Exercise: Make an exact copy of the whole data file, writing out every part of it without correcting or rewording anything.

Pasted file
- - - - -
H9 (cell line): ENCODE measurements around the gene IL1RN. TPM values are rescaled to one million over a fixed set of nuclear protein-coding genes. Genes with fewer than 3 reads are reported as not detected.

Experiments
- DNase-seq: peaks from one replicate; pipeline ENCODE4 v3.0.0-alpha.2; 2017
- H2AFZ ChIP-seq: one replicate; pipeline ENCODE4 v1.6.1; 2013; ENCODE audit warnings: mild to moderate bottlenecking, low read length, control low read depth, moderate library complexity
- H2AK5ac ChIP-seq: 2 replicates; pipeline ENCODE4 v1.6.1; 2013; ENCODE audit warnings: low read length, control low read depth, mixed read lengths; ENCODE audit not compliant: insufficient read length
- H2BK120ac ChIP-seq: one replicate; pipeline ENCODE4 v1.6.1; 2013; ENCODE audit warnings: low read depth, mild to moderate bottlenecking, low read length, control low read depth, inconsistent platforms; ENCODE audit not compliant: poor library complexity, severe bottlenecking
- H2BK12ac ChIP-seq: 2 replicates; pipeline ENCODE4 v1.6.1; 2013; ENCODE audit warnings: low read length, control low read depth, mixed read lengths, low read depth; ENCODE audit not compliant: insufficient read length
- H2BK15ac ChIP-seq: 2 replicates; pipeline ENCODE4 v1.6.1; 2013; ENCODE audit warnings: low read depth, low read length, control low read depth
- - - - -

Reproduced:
H9 (cell line): ENCODE measurements around the gene IL1RN. TPM values are rescaled to one million over a fixed set of nuclear protein-coding genes. Genes with fewer than 3 reads are reported as not detected.

Experiments
- DNase-seq: peaks from one replicate; pipeline ENCODE4 v3.0.0-alpha.2; 2017
- H2AFZ ChIP-seq: one replicate; pipeline ENCODE4 v1.6.1; 2013; ENCODE audit warnings: mild to moderate bottlenecking, low read length, control low read depth, moderate library complexity
- H2AK5ac ChIP-seq: 2 replicates; pipeline ENCODE4 v1.6.1; 2013; ENCODE audit warnings: low read length, control low read depth, mixed read lengths; ENCODE audit not compliant: insufficient read length
- H2BK120ac ChIP-seq: one replicate; pipeline ENCODE4 v1.6.1; 2013; ENCODE audit warnings: low read depth, mild to moderate bottlenecking, low read length, control low read depth, inconsistent platforms; ENCODE audit not compliant: poor library complexity, severe bottlenecking
- H2BK12ac ChIP-seq: 2 replicates; pipeline ENCODE4 v1.6.1; 2013; ENCODE audit warnings: low read length, control low read depth, mixed read lengths, low read depth; ENCODE audit not compliant: insufficient read length
- H2BK15ac ChIP-seq: 2 replicates; pipeline ENCODE4 v1.6.1; 2013; ENCODE audit warnings: low read depth, low read length, control low read depth